The epic has had wide-reaching effect, inspiring other long poems, such as Alexander Pope's The Rape of the Lock, William Wordsworth's The Prelude and John Keats's Endymion, as well as Mary Shelley's novel Frankenstein, and deeply influencing the work of Percy Bysshe Shelley and William Blake, who illustrated an edition of the epic.


Selected Bibliography

Poetry

Lycidas (1638)
Poems (1645)
Paradise Lost (1667)
Paradise Regained (1671)
Samson Agonistes (1671)

Drama

Arcades (1632)
Comus (1634)

Non-Fiction

Of Reformation Touching Church Discipline in England (1641)
The Reason of Church Government Urged Against Prelaty (1642)
The Doctrine and Discipline of Divorce (1643)
Areopagitica (1644)
Of Education (1644)
The Tenure of Kings and Magistrates (1649)
A Treatise of Civil Power in Ecclesiastical Causes (1659)

On the Morning of Christ's Nativity

John Milton, 1608 - 1674
I

This is the month, and this the happy morn,  
Wherein the Son of Heaven’s eternal King,  
Of wedded maid and Virgin Mother born,  
Our great redemption from above did bring;  
For so the holy sages once did sing,
  That he our deadly forfeit should release,  
And with his Father work us a perpetual peace.  
  
II

That glorious Form, that Light unsufferable,  
And that far-beaming blaze of majesty,  
Wherewith he wont at Heaven’s high council-table
To sit the midst of Trinal Unity,  
He laid aside, and, here with us to be,  
  Forsook the Courts of everlasting Day,  
And chose with us a darksome house of mortal clay.  
  
III

Say, Heavenly Muse, shall not thy sacred vein
Afford a present to the Infant God?  
Hast thou no verse, no hymn, or solemn strain,  
To welcome him to this his new abode,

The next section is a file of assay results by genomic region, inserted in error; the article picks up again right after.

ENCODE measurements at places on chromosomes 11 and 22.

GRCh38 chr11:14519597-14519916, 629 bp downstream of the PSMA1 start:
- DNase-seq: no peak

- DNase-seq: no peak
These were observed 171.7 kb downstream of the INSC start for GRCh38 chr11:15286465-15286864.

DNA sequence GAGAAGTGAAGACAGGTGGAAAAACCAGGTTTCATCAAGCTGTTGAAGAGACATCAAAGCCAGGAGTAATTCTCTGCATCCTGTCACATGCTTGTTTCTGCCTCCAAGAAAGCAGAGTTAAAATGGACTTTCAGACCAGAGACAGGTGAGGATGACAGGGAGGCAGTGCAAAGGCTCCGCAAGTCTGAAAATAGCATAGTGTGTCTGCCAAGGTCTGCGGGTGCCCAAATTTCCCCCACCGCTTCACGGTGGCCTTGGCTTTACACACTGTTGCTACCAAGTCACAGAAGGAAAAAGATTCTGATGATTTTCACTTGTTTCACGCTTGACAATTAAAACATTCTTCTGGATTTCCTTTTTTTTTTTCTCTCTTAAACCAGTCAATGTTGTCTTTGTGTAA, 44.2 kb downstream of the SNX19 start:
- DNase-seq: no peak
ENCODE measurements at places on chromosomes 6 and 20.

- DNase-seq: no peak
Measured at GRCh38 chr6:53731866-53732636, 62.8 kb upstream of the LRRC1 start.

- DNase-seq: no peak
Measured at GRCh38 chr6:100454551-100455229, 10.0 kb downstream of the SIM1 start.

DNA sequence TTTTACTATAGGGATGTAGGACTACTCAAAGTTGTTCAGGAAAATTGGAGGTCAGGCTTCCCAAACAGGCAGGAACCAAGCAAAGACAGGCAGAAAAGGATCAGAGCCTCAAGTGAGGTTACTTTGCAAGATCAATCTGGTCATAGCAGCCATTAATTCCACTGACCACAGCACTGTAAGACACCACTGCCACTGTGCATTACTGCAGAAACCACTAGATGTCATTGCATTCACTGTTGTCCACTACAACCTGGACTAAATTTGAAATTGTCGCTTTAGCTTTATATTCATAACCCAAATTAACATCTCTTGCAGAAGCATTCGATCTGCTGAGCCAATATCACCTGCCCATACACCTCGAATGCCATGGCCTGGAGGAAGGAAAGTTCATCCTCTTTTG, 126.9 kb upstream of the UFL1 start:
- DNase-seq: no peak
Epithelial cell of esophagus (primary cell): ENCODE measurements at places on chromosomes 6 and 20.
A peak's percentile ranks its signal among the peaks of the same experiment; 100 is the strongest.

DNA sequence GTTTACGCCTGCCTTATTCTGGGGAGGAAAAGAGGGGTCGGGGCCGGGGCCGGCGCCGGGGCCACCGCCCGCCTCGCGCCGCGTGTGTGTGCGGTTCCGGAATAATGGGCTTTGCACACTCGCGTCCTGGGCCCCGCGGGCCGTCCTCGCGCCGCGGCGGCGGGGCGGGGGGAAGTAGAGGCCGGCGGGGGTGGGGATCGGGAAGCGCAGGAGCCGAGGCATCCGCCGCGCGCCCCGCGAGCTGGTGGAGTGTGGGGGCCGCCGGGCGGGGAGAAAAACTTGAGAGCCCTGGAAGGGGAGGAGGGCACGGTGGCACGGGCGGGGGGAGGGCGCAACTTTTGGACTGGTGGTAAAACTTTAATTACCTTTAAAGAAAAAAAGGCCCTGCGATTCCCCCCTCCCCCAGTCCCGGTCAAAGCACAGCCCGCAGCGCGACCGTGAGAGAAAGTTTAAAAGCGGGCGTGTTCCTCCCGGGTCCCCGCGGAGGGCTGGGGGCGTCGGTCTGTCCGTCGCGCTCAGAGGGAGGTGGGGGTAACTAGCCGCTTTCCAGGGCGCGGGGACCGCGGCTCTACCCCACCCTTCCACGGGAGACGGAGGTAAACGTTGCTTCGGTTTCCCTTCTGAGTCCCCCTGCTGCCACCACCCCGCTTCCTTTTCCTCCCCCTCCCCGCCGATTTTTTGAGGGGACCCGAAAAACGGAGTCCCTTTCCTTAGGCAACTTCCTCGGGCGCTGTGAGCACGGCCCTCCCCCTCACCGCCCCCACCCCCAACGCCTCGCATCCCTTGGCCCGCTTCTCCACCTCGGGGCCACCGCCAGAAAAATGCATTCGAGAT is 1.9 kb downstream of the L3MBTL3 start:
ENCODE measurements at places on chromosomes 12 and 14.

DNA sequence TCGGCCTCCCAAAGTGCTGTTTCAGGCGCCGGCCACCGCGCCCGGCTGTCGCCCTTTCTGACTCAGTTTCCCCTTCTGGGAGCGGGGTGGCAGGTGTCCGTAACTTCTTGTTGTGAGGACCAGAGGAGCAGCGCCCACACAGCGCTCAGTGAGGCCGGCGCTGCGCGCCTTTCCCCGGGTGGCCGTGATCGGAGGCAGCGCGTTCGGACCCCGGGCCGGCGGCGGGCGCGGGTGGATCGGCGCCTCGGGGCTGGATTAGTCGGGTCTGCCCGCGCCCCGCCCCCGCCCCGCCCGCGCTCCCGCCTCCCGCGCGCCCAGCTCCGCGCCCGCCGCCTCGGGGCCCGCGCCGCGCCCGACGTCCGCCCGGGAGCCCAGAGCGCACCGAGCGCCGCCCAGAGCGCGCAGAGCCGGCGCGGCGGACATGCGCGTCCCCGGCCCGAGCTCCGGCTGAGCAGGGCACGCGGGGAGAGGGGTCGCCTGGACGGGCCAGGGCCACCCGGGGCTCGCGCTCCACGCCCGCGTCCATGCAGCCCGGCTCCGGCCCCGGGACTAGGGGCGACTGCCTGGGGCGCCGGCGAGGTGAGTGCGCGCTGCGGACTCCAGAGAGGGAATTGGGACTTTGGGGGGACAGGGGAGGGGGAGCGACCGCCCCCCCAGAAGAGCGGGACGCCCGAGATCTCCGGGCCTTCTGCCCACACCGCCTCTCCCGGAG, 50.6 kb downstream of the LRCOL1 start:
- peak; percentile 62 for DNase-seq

Now while the heaven, by the Sun’s team untrod,  
  Hath took no print of the approaching light,
And all the spangled host keep watch in squadrons bright?  
  
IV

See how from far upon the Eastern road  
The star-led Wisards haste with odours sweet!  
Oh! run; prevent them with thy humble ode,  
And lay it lowly at his blessèd feet; 
Have thou the honour first thy Lord to greet,  
  And join thy voice unto the Angel Quire,  
From out his secret altar touched with hallowed fire.  


The Hymn

I

    It was the winter wild,  
     While the heaven-born child 
   All meanly wrapt in the rude manger lies;  
      Nature, in awe to him,  
      Had doffed her gaudy trim,  
  With her great Master so to sympathize:  
It was no season then for her 
To wanton with the Sun, her lusty Paramour.  
  
II

    Only with speeches fair  
    She woos the gentle air  
  To hide her guilty front with innocent snow,  
    And on her naked shame, 
    Pollute with sinful blame,  
  The saintly veil of maiden white to throw;  
Confounded, that her Maker’s eyes  
Should look so near upon her foul deformities.  
  
III

    But he, her fears to cease, 
    Sent down the meek-eyed Peace:  
  She, crowned with olive green, came softly sliding  
    Down through the turning sphere,  
    His ready Harbinger,  
  With turtle wing the amorous clouds dividing;